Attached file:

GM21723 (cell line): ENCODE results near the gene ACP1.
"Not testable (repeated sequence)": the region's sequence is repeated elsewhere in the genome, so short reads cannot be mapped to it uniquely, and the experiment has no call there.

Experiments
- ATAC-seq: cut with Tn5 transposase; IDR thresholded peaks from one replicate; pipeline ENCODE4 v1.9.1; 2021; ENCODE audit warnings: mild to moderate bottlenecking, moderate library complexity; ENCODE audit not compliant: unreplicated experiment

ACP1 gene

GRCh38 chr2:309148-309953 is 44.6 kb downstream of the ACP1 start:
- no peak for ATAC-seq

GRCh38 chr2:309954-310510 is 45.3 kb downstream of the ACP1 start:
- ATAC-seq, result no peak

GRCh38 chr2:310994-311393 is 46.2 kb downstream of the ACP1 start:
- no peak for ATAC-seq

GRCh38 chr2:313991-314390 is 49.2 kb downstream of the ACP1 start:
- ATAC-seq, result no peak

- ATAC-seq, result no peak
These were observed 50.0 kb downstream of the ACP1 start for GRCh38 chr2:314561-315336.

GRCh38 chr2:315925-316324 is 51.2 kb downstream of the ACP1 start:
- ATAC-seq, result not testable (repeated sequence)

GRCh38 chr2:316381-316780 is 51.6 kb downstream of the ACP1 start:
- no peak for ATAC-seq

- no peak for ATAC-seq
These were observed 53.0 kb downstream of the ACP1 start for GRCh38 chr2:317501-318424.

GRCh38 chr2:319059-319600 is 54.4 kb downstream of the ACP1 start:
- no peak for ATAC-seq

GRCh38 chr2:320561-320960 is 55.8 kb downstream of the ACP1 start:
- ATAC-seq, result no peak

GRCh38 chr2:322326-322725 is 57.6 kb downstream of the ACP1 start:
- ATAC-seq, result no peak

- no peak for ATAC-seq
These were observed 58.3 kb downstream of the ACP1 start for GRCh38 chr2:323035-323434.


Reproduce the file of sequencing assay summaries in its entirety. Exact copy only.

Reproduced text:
GM21723 (cell line): ENCODE results near the gene ACP1.
"Not testable (repeated sequence)": the region's sequence is repeated elsewhere in the genome, so short reads cannot be mapped to it uniquely, and the experiment has no call there.

Experiments
- ATAC-seq: cut with Tn5 transposase; IDR thresholded peaks from one replicate; pipeline ENCODE4 v1.9.1; 2021; ENCODE audit warnings: mild to moderate bottlenecking, moderate library complexity; ENCODE audit not compliant: unreplicated experiment

ACP1 gene

GRCh38 chr2:309148-309953 is 44.6 kb downstream of the ACP1 start:
- no peak for ATAC-seq

GRCh38 chr2:309954-310510 is 45.3 kb downstream of the ACP1 start:
- ATAC-seq, result no peak

GRCh38 chr2:310994-311393 is 46.2 kb downstream of the ACP1 start:
- no peak for ATAC-seq

GRCh38 chr2:313991-314390 is 49.2 kb downstream of the ACP1 start:
- ATAC-seq, result no peak

- ATAC-seq, result no peak
These were observed 50.0 kb downstream of the ACP1 start for GRCh38 chr2:314561-315336.

GRCh38 chr2:315925-316324 is 51.2 kb downstream of the ACP1 start:
- ATAC-seq, result not testable (repeated sequence)

GRCh38 chr2:316381-316780 is 51.6 kb downstream of the ACP1 start:
- no peak for ATAC-seq

- no peak for ATAC-seq
These were observed 53.0 kb downstream of the ACP1 start for GRCh38 chr2:317501-318424.

GRCh38 chr2:319059-319600 is 54.4 kb downstream of the ACP1 start:
- no peak for ATAC-seq

GRCh38 chr2:320561-320960 is 55.8 kb downstream of the ACP1 start:
- ATAC-seq, result no peak

GRCh38 chr2:322326-322725 is 57.6 kb downstream of the ACP1 start:
- ATAC-seq, result no peak

- no peak for ATAC-seq
These were observed 58.3 kb downstream of the ACP1 start for GRCh38 chr2:323035-323434.